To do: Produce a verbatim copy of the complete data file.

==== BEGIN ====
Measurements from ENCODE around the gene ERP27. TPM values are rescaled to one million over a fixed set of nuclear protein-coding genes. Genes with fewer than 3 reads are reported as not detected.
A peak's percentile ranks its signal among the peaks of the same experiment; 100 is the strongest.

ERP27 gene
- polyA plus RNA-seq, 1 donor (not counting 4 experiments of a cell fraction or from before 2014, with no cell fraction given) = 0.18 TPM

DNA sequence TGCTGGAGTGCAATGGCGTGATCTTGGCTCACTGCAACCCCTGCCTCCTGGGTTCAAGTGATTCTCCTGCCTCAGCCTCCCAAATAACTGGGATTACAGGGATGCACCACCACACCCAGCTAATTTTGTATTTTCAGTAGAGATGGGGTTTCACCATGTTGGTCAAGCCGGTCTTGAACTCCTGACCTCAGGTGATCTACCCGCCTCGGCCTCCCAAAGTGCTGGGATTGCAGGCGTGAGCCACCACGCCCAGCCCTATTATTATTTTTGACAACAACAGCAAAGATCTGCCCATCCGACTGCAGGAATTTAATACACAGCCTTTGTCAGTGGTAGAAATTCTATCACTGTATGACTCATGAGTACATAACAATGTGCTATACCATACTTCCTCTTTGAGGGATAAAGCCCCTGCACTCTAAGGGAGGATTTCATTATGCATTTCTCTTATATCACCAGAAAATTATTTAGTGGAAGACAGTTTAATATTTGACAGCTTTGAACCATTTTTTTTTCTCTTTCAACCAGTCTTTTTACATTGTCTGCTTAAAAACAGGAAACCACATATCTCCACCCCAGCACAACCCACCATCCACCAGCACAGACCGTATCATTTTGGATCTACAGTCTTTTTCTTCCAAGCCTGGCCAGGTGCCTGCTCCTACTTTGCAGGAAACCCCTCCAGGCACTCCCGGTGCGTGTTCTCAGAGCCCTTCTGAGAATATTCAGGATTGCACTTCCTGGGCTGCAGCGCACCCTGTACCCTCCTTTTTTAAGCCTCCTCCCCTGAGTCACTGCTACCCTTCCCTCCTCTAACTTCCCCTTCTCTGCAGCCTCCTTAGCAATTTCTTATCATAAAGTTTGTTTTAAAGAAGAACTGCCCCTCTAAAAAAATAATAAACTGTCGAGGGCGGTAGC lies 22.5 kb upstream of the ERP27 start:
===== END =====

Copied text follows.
Measurements from ENCODE around the gene ERP27. TPM values are rescaled to one million over a fixed set of nuclear protein-coding genes. Genes with fewer than 3 reads are reported as not detected.
A peak's percentile ranks its signal among the peaks of the same experiment; 100 is the strongest.

ERP27 gene
- polyA plus RNA-seq, 1 donor (not counting 4 experiments of a cell fraction or from before 2014, with no cell fraction given) = 0.18 TPM

DNA sequence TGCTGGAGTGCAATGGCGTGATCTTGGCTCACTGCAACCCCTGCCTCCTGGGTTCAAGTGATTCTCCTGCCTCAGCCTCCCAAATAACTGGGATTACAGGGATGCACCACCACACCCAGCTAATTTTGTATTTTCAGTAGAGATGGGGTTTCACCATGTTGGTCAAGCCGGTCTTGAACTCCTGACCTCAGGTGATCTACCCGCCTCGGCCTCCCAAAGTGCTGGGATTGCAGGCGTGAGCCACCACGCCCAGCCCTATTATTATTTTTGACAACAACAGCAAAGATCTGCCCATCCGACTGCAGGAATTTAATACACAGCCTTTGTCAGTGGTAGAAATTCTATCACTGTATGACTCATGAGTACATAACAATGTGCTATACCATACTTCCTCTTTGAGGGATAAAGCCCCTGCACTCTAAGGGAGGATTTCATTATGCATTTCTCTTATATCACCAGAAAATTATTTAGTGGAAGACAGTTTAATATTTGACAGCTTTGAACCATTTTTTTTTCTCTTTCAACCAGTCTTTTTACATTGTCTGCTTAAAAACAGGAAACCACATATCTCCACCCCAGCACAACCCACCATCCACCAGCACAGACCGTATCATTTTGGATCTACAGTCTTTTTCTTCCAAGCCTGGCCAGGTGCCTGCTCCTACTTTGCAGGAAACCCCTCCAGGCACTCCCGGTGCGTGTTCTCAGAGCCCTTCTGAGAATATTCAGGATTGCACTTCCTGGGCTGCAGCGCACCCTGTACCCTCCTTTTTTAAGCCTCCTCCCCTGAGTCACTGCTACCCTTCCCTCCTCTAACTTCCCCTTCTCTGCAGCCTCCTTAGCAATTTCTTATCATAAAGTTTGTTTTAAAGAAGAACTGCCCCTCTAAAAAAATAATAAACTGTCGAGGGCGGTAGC lies 22.5 kb upstream of the ERP27 start: